Karate kid gets a black belt mom
•SPOT THE DIFFERENCE: TWO GENERATIONS, ONE KICK
Nawneet Lodha used to escort her son to and from karate training twice a week, like many mothers do. One day, she decided to do what most mothers don't: join her son in training.
Nawneet, 35, and son Prakher, 8, were both awarded black belts in karate on Republic Day. The diminutive freelance web designer from Hazra, who just over a year ago would be reluctant to go out alone anywhere after dusk, can now throw a flurry of punches and knock a man over with a roundhouse kick at the blink of an eye.
"I and my son have had to skip birthday parties and family engagements in the evening whenever my husband would get stuck at office. But I am not scared of snatchers and molesters anymore, and we don't miss any parties either!" quipped the wonder mom, all of 5'1'' in her socks.
Nawneet, whose roots are in Ranchi, took three years to move from the parents' waiting area to the training enclosure at Vivekananda Park where her son had been learning karate.
Two years after that life-changing decision, a shy homemaker who couldn't raise a leg waist high was at a black belt exam, unleashing 500 punches and 250 high kicks, doing 250 push-ups and engaging in mock combat with an opponent - all in two hours.
"For a woman who starts training at Nawneet's age (she was 33 at the time), it takes at least three to four years to become a black belt," said Premjit Sen of the Karate Association of Bengal, who specialises in the Shito-Ryu school of this ancient Japanese martial art.
Nawneet's trainer Shubhankar Das, a black belt third dan, said if someone were to grab her from behind, she would instinctively hit the attacker in the stomach with her elbow to free herself, lift him over her own body even if he weighed much more than her own 55kg and throw him in front of her. A fast-and-furious kick to the nose or a joint in the limbs would follow, all before the other person can react.
According to him, Nawneet had always been very serious about her training sessions and picked up techniques instantaneously. She would practise at home and turn up for training with her son 40 minutes ahead to limber up and clear any doubts with the sensei.
Nawneet trains in two sessions every day, the first one from 7am, half an hour after Prakher leaves for South Point High School, where he is a student of Class II.
This session starts with "looseners" like shoulder, neck, hip and ankle rotations before the regimen shifts to swinging, in-out, out-in and back-to-back kicks, punch and kick combinations and, finally, combat with an imaginary opponent.
Prakher had started attending karate classes at National Club at Vivekananda Club at three years of age and his mother would sit on the ground floor with 60 other parents for 90 minutes, two days a week. Nawneet recalls wanting to learn karate herself, only to develop cold feet about asking her son's trainer if that was possible.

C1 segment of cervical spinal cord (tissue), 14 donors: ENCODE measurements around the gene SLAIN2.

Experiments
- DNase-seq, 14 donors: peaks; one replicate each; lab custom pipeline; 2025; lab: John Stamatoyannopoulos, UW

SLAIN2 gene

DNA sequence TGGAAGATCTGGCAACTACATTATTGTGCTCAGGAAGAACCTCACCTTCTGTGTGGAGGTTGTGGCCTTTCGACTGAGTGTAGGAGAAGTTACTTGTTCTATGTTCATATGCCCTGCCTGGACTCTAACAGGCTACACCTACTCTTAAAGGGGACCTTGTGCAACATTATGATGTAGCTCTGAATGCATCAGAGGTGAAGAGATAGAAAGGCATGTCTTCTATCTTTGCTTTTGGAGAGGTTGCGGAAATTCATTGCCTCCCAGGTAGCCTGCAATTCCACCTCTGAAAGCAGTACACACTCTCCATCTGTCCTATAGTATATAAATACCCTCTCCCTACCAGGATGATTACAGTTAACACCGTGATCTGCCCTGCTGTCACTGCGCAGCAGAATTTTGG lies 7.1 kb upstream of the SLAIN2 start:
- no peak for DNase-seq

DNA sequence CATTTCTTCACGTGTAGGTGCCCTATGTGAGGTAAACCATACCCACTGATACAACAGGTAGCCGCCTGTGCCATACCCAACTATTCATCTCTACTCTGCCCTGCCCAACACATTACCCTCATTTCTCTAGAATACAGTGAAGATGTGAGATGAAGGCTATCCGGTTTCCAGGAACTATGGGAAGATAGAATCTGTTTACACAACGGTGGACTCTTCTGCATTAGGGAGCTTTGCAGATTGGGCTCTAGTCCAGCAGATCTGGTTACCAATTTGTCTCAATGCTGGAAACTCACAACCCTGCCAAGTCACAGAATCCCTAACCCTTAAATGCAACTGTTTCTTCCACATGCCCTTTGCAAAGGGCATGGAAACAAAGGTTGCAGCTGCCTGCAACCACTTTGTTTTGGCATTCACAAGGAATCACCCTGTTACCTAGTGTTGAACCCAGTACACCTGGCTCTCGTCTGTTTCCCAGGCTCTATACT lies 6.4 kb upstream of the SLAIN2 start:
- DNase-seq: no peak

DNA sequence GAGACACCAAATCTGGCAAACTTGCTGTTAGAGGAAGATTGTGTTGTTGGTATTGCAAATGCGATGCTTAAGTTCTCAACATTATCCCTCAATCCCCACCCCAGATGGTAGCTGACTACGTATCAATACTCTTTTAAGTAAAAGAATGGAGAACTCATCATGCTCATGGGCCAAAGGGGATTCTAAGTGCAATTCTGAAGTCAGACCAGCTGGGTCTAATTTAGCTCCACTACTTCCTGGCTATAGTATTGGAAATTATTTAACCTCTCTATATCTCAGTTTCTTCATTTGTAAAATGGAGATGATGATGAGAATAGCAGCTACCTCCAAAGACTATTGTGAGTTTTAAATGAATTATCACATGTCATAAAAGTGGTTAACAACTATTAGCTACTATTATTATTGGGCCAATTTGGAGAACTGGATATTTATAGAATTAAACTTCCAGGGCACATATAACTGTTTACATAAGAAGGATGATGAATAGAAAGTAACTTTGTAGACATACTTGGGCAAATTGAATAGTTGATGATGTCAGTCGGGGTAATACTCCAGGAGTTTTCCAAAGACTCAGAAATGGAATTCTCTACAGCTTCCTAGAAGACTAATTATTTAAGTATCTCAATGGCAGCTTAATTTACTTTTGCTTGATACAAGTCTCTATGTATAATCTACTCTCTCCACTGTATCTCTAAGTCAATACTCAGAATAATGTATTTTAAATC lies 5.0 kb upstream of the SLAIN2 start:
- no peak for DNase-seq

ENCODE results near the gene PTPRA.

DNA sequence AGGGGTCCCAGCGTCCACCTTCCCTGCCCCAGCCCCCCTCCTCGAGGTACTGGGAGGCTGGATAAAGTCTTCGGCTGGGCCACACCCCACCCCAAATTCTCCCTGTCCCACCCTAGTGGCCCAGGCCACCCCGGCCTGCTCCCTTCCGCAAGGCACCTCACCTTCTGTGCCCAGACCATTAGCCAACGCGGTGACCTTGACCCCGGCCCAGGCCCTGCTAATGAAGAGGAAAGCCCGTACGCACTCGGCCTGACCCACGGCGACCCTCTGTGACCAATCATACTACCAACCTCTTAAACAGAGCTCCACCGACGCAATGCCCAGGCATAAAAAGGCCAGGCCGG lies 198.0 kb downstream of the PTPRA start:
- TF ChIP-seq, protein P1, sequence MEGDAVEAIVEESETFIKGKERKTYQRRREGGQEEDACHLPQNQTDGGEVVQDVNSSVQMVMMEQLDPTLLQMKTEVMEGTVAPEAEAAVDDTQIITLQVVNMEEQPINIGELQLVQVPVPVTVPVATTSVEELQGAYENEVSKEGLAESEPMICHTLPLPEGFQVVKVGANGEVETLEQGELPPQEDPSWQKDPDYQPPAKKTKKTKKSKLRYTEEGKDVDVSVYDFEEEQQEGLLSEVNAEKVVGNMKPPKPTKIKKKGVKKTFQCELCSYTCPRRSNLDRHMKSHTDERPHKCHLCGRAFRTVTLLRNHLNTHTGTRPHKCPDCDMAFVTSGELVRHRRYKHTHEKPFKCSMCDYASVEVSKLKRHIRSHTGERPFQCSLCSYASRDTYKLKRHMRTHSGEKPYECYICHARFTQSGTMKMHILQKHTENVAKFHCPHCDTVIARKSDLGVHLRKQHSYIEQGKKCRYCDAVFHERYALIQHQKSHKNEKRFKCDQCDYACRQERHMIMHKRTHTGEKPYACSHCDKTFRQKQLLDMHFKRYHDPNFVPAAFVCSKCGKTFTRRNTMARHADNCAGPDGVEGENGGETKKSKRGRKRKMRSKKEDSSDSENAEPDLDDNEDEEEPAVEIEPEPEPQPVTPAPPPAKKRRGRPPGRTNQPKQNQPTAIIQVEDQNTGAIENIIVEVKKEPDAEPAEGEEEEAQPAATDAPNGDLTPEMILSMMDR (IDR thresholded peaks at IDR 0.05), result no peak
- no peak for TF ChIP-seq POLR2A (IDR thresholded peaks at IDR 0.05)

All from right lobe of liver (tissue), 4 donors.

The reason? No other parent she knew had done so.
"It took me three years, but I did finally ask my trainer if I could also join and he instantly agreed. After a few days, he told me I was quite good and should get myself a gi (the white uniform that is used by karatekas during practice and competition)," Nawneet recounted.
When she was a student at Ursuline Convent in Ranchi, karate lessons had been introduced when Nawneet's batch was weeks away from bidding farewell to school. She attended two or three of those classes and "loved" the experience. "That love was revived when I resumed karate lessons 15 years later," said the 35-year-old.
Prakher was a purple belt by this time and had four brown belt levels to clear before he could aspire to a black belt. Mom was in a hurry, though. She cleared examinations for yellow, green, orange, blue and purple belts and then four brown belt levels to catch up with her son.
It amuses Nawneet no end that her rise up the karate rungs has also raised her image in her son's eyes. "Before I started taking karate lessons, Prakher would complain of aches and pains whenever he didn't feel like going for classes. 'How would you know how painful it is?' he would often tell me. But now he can't make such excuses," quipped Nawneet.
Prakher is rated highly in his age group and has won medals in various competitions, including gold in the International Open Karate Championship 2015, partnered by t2, but he doesn't mind his mother getting all the attention.
"None of my friends' mothers know karate and my mother is so good at it. This makes me very proud!" the eight-year-old said.
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